The source code to this project is now available in full, at: http://imrannazar.com/content/files/android-sobel.zip

In the previous part of this set of articles, I began an introduction to augmented reality, using the simple example of edge detection on Android smartphones; in that part, the camera hardware was introduced, and the framework of an application developed for the use of the camera preview. In this concluding part, the edge detection algorithm itself and its implementation will be explored.

The Sobel operator

The algorithm that will be used is the Sobel operator, which works as a filter applied to each pixel in an image. The process iterates over each pixel in a row of the image, and over each row in turn, performing a factorised multiplication for each pixel value:

Matrix operation Figure 1: Sobel operator formulation and example
For Y = 1 to (Height-1) For X = 1 to (Width-1) Horiz_Sobel = (Input[Y-1][X-1] * -1) + (Input[Y-1][X] * 0) + (Input[Y-1][X+1] * 1) + (Input[Y] [X-1] * -2) + (Input[Y] [X] * 0) + (Input[Y] [X+1] * 2) + (Input[Y+1][X-1] * -1) + (Input[Y+1][X] * 0) + (Input[Y+1][X+1] * 1) Vert_Sobel = (Input[Y-1][X-1] * -1) + (Input[Y-1][X] * -2) + (Input[Y-1][X+1] * -1) + (Input[Y] [X-1] * 0) + (Input[Y] [X] * 0) + (Input[Y] [X+1] * 0) + (Input[Y+1][X-1] * 1) + (Input[Y+1][X] * 2) + (Input[Y+1][X+1] * 1) Output[Y][X] = Pythag(Horiz_Sobel, Vert_Sobel) Next X Next Y

The calculation of the Sobel operator index can be simplified in two ways:

  • Removal of multiplication: Some of the indices used by the algorithm are zero, which means that the associated terms are not used in the calculation at all; conversely, some indices are negative, which means a negative value must be added. Replacing multiplications with addition and subtraction of terms means that fewer operations are required to produce the value, making the calculation quicker.
  • Approximation of Pythagorean addition: For the purposes of this application, an exact value for the resultant Sobel value is not required, merely an approximation; a relatively close approximation of the Pythagorean operator is a simple average of the two values involved. This average will always be higher than the actual value, but will serve as a fair replacement.

With these modifications, the calculation can be adapted to the following.

For Y = 1 to (Height-1) For X = 1 to (Width-1) Horiz_Sobel = Input[Y+1][X+1] - Input[Y+1][X-1] + Input[Y][X+1] + Input[Y][X+1] - Input[Y][X-1] - Input[Y][X-1] + Input[Y-1][X+1] - Input[Y-1][X-1] Vert_Sobel = Input[Y+1][X+1] + Input[Y+1][X] + Input[Y+1][X] + Input[Y+1][X-1] - Input[Y-1][X+1] - Input[Y-1][X] - Input[Y-1][X] - Input[Y-1][X-1] Output[Y][X] = Clamp((Horiz_Sobel + Vert_Sobel) / 2) Next X Next Y

Before this filter can be applied to the camera preview image, the image must be taken from the camera and made ready for processing.

Handling the Camera Preview

As introduced in Part 1, the camera hardware is capable of automatically calling a predefined function whenever a frame of the preview is ready; this function is referred to as the "preview callback", and receives a byte[] containing the raw image data. By default, the preview image is in NV21 format, a standard luminance/chrominance format; for the example of a 320x240 pixel NV21 image:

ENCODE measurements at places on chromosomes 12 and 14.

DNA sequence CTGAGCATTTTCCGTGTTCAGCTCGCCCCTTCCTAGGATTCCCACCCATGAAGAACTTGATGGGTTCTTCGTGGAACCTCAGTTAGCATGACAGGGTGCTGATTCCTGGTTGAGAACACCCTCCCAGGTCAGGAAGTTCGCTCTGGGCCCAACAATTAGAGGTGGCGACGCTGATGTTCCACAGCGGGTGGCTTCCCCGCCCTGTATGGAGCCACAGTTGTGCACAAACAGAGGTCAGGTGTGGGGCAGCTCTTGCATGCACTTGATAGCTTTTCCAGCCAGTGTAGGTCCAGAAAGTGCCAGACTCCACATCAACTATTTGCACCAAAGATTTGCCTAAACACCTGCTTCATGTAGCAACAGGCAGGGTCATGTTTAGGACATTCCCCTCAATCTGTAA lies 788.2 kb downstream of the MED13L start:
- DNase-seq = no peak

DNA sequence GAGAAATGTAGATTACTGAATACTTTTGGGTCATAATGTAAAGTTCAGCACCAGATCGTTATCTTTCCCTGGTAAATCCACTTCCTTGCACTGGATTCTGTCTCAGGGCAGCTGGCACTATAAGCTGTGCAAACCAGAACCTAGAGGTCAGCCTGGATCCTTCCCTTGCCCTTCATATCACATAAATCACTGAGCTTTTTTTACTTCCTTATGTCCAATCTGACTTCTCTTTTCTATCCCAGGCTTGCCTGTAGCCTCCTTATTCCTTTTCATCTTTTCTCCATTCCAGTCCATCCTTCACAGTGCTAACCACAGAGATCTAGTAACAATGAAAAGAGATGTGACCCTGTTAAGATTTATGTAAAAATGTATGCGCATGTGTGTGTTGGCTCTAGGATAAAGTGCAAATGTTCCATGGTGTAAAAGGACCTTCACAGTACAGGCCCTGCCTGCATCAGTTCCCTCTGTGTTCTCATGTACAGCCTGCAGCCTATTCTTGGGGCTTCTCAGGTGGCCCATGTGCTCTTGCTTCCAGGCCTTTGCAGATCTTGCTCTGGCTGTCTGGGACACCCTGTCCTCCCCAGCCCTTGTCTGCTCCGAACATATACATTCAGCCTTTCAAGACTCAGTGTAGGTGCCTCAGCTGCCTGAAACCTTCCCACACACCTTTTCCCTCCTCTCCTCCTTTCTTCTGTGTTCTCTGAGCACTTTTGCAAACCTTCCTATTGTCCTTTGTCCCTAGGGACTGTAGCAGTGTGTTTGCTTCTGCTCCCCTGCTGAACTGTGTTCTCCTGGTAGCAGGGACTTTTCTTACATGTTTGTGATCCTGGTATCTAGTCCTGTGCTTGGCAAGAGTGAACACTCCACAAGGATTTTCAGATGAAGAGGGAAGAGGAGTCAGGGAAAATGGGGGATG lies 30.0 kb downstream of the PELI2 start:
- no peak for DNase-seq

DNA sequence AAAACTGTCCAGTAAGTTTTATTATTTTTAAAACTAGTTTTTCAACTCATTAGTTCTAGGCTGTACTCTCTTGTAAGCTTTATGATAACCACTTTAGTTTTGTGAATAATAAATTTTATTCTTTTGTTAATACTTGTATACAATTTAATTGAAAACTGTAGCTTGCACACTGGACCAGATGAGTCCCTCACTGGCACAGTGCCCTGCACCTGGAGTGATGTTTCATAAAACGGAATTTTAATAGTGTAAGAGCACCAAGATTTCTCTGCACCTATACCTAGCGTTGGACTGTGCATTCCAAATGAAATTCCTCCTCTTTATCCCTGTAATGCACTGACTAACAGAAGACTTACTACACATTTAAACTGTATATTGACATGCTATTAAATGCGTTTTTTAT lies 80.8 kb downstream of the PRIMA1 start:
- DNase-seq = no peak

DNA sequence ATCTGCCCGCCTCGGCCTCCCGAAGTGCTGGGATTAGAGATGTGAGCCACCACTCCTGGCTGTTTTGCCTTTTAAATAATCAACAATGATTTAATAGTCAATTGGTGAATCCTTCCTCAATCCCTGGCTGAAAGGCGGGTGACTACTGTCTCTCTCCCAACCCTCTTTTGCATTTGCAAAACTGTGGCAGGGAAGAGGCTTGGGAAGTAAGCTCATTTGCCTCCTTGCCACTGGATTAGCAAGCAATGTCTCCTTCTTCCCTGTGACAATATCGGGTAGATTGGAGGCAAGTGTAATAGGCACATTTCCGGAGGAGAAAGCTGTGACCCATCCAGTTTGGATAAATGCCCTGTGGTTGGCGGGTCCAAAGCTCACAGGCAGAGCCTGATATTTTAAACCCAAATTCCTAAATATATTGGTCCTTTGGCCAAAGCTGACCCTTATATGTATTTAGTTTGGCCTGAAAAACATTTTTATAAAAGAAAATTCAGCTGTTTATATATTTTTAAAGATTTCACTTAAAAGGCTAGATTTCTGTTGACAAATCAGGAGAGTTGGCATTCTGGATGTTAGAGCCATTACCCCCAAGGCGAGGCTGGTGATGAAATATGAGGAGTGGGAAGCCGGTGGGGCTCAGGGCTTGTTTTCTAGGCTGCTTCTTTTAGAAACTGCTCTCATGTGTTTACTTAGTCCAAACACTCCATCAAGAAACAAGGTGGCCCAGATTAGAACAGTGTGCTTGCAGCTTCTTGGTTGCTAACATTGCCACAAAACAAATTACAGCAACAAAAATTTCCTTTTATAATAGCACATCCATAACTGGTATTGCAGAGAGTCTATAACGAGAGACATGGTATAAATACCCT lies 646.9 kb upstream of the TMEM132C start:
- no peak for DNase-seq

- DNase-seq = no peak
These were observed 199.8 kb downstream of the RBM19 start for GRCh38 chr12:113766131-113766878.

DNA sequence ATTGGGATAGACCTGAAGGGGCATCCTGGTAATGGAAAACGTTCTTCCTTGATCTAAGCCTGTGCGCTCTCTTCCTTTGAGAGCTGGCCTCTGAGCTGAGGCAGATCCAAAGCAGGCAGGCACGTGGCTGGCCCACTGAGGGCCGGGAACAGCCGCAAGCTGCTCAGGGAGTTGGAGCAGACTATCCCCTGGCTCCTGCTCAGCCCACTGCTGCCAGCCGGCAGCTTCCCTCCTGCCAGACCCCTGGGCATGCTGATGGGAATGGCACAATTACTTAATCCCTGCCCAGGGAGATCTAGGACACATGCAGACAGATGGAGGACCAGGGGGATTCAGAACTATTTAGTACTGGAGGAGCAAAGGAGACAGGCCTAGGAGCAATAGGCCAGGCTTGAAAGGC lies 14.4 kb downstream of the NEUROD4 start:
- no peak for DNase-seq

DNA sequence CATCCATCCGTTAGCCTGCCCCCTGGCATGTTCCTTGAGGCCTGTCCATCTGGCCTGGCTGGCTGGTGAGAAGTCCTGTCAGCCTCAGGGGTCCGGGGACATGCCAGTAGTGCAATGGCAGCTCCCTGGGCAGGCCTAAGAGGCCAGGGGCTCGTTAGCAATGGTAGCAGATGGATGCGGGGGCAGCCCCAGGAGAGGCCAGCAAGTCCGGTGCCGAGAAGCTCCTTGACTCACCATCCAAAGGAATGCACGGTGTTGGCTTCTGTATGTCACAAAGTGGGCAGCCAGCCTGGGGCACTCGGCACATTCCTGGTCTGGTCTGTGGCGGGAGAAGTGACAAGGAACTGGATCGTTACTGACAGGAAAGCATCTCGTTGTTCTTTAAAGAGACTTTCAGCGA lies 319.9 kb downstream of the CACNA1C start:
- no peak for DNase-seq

• The first 76,800 bytes of the image are a direct luminance map, with each byte corresponding to a "brightness" or greyscale value for the corresponding pixel in the image;
  • The following 38,400 bytes are a 2x2 subsampling of chrominance: for each 2x2-pixel block in the image, one byte encodes a U-chrominance, and the following byte a V-value.

It's relatively straightforward to perform a Sobel calculation on the luminance part of the NV21 image, and a thresholded result can be placed into the overlay canvas for each output pixel:

src/sobel/OverlayView.java: Sobel operation

private int[] mFrameSobel; private void setPreviewSize(Camera.Size s) { // Allocate a 32-bit buffer as large as the preview mFrameSobel = new int[s.width * s.height]; mFrameSize = s; } private void setCamera(Camera c) { mCam = c; mCam.setPreviewCallback(new PreviewCallback() { // Called by camera hardware, with preview frame public void onPreviewFrame(byte[] frame, Camera c) { Canvas cOver = mOverSH.lockCanvas(null); try { int x, y; int w = mFrameSize.width, pos; int sobelX, sobelY, sobelFinal; for(y=1; y<(mFrameSize.height-1); y++) { pos = y * w + 1; for(x=1; x<(mFrameSize.width-1); x++) { sobelX = frame[pos+w+1] - frame[pos+w-1] + frame[pos+1] + frame[pos+1] - frame[pos-1] - frame[pos-1] + frame[pos-w+1] - frame[pos-w-1]; sobelY = frame[pos+w+1] + frame[pos+w] + frame[pos+w] + frame[pos+w-1] - frame[pos-w+1] - frame[pos-w] - frame[pos-w] - frame[pos-w-1]; sobelFinal = (sobelX + sobelY) / 2; // Threshold at 48 (for example) if(sobelFinal < 48) sobelFinal = 0; if(sobelFinal >= 48) sobelFinal = 255; // Build a 32-bit RGBA value, either // transparent black or opaque white mFrameSobel[pos] = (sobelFinal << 0) + (sobelFinal << 8) + (sobelFinal << 16) + (sobelFinal << 24); } } // Copy calculated frame to bitmap, then // translate onto overlay canvas Rect src = new Rect(0, 0, mFrameSize.width, mFrameSize.height); Rect dst = new Rect(0, 0, cOver.getWidth(), cOver.getHeight()); Paint pt = new Paint(); Bitmap bmp = Bitmap.createBitmap(mFrameSobel, mFrameSize.width, mFrameSize.height, Bitmap.Config.ARGB_8888); pt.setColor(Color.WHITE); pt.setAlpha(0xFF); cOver.drawBitmap(bmp, src, dst, pt); } catch(Exception e) { // Log/trap rendering errors } finally { mOverSH.unlockCanvasAndPost(cOver); } } }); }

The above code, when run as part of the camera preview, yields the following view.

Sample output Figure 2: Application output